Content Warning: Suicide.
When I was 15 years old, I was out riding my dirt bike through an area that is now covered with expensive houses overlooking the city. The location also has a beautiful view of the Rocky Mountains. Perhaps the man I found thought it an appropriate and private place for his final, desperate act.
I was with my best friend. We saw a car off in the distance and rode over to check it out, thinking maybe some guy went up there to bang his girlfriend. I mean, we were teenage boys, so of course that was what we thought. The decent thing would have been to give them privacy, but, again, teenage boys.
As it turns out, checking things out was the right thing to do.
We pulled up alongside and I saw a man collapsed in the driver’s seat. It only took a moment to confirm he was deceased. We raced back to my house to call the police.
The age of 15 was when my life was taking a turn for the better. Twelve and thirteen had sucked hard. I had no friends and was bullied relentlessly in school. I dreaded each day of seventh and eighth grade, wishing I could avoid the torment.
But the thought of taking my life never occurred to me. This doesn’t mean I am stronger, or more resilient, or braver, or better in any way. I think it means I just don’t have that switch in my brain. Perhaps it’s a physiological mechanism that I’m missing, or perhaps something I have that those who take their own lives lack. It might be something that makes me deathly afraid of death.
I know plenty of stories of those who have taken their lives and left children and significant others behind. I don’t think them cowards. I don’t criticize. I don’t ask how they could leave their loved ones behind. I just see a lot of pain and I am filled with sympathy that there was no way for them to overcome it.
I don’t know why people take their lives. I can only feel sad that they do.
I recently learned the phrase “commit suicide” is insensitive because it harkens to a time when taking one’s life was a criminal offence, and if unsuccessful in the attempt a person could be prosecuted and imprisoned. The word commit is in reference to commission of a crime.
It’s not a crime, it’s a mental health issue. It’s also a tragedy, a great sadness for what was lost, and what might have been.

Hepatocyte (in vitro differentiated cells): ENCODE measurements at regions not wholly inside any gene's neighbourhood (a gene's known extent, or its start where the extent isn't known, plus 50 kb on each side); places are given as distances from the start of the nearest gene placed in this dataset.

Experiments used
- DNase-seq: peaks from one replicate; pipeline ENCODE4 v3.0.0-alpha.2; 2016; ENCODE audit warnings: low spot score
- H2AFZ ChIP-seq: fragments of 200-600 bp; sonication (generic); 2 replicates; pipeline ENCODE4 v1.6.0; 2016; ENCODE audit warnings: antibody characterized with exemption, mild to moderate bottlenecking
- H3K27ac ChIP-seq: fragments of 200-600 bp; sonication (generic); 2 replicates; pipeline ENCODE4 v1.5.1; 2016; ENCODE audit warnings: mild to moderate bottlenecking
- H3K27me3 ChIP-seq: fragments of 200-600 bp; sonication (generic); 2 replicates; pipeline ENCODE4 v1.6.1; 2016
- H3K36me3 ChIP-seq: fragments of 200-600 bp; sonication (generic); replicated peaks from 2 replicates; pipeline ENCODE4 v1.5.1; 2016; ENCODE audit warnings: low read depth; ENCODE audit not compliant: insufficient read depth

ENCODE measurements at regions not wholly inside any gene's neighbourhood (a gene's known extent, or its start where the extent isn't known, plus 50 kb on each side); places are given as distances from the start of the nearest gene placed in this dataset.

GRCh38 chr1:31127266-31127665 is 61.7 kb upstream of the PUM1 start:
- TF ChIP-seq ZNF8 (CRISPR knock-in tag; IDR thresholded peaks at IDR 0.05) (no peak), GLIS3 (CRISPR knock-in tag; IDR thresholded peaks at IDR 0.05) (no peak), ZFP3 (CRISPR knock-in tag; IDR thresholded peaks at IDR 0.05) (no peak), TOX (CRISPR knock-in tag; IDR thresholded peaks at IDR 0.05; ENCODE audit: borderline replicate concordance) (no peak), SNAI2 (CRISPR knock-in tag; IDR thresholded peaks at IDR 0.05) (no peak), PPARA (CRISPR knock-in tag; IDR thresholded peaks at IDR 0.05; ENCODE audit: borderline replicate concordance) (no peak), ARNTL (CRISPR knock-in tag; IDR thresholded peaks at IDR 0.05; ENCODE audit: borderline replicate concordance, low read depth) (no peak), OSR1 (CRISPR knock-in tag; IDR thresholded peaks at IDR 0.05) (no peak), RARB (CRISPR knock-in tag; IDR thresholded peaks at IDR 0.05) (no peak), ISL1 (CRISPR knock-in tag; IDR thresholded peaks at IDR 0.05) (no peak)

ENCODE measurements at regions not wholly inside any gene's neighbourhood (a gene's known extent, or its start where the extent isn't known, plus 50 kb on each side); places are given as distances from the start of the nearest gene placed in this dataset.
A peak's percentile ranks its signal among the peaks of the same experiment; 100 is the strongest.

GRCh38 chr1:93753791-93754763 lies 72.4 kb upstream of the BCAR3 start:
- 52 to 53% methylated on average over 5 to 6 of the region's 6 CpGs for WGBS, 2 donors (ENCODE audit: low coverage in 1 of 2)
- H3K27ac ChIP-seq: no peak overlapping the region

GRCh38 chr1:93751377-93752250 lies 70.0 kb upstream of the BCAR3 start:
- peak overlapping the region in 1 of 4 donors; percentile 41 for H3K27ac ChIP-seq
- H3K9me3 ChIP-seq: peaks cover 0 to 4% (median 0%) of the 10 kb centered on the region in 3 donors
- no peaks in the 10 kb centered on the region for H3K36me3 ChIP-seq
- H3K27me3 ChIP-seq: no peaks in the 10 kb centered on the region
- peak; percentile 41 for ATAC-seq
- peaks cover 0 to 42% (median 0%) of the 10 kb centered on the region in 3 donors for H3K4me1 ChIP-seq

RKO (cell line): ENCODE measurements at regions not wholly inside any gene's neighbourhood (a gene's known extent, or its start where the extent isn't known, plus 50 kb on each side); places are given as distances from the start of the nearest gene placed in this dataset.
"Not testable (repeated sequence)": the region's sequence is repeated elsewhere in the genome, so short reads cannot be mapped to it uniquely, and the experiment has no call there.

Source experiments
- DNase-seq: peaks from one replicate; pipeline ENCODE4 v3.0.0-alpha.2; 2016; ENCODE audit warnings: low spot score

A boy in my high school took his life after his girlfriend left him. My own high school girlfriend had left me a year previous and I was just getting over it. It was one of the most painful times of my life, but I never considered ending things. I remember being shaken at his death, because I was looking forward to a brighter future after having gotten over the breakup, and I wondered why he couldn’t get past it. I wondered what he might have become if he’d held out, been stronger, and waited for the pain to ease. He might have met someone else and gone on to live a good life.
Such thinking didn’t integrate the appropriate sympathy for him. I read an article in Psychology Today about people who kill themselves. It analyzed the research and there are certain traits that make suicide more likely in some people. It was wrong of me to consider him not strong enough to get over the breakup. He may have been born with those traits that made taking his life more likely. I don’t know.
But I can be sad at the loss. Every time someone takes their life it takes a toll on others. Yet I don’t think that’s their intent. The article I read said many who take their own lives consider themselves to be a burden on others. They’re seeking an escape from their pain and from this feeling that the world would be better off if they weren’t in it. I think perhaps they’re not trying to cause others pain, but alleviate this perceived burden as much as they wish to be rid of their own suffering.
I won’t ever call suicide selfish.
It doesn’t’ stop jerks like Gene Simmons and Val Kilmer calling it such. Just because they’re famous doesn’t mean they know anything. It’s not selfish, it’s the ultimate desperate act to escape a pain so horrible it seems death is the only answer.
Some may be more prone to suicide than others, but this doesn’t mean we stand idly by. We must support each other, remove the stigma of mental health issues, stop spreading stupid memes that proclaim a walk in a forest is somehow superior to medications prescribed by a psychiatrist, and let people know they are worthy, loved, and appreciated.
And we must tell Gene and Val to shut the hell up.
There is always someone to talk to, someone who will listen. If you are suffering, and need help, please reach out.
Here is a link that can help you find someone to talk to in your area, for your specific needs: http://www.yourlifecounts.org/need-help/crisis-lines
If you can’t manage that, just call 911 or whatever your local emergency number is. Yes, it’s okay to call 911. If you feel on the verge of taking your life, is recommended by experts to call 911. Because the desire to take your life can arise in a moment, and you may not have any other number at hand, and they can send help immediately.
It’s help that can save you.
Please, let them save you.
NOTE: To anyone who is looking to write about suicide, please read these journalistic guidelines first. That link also has warning signs and what to do if someone you know displays these signs. If you are worried about someone, please read it.
James S. Fell, MBA, writes for the Los Angeles Times, Chicago Tribune, Women’s Health, Men’s Health, AskMen, the Guardian, TIME Magazine and many other fine publications. His first book was published by Random House Canada in 2014. His next book, which is about life-changing moments, will be published in January 2019.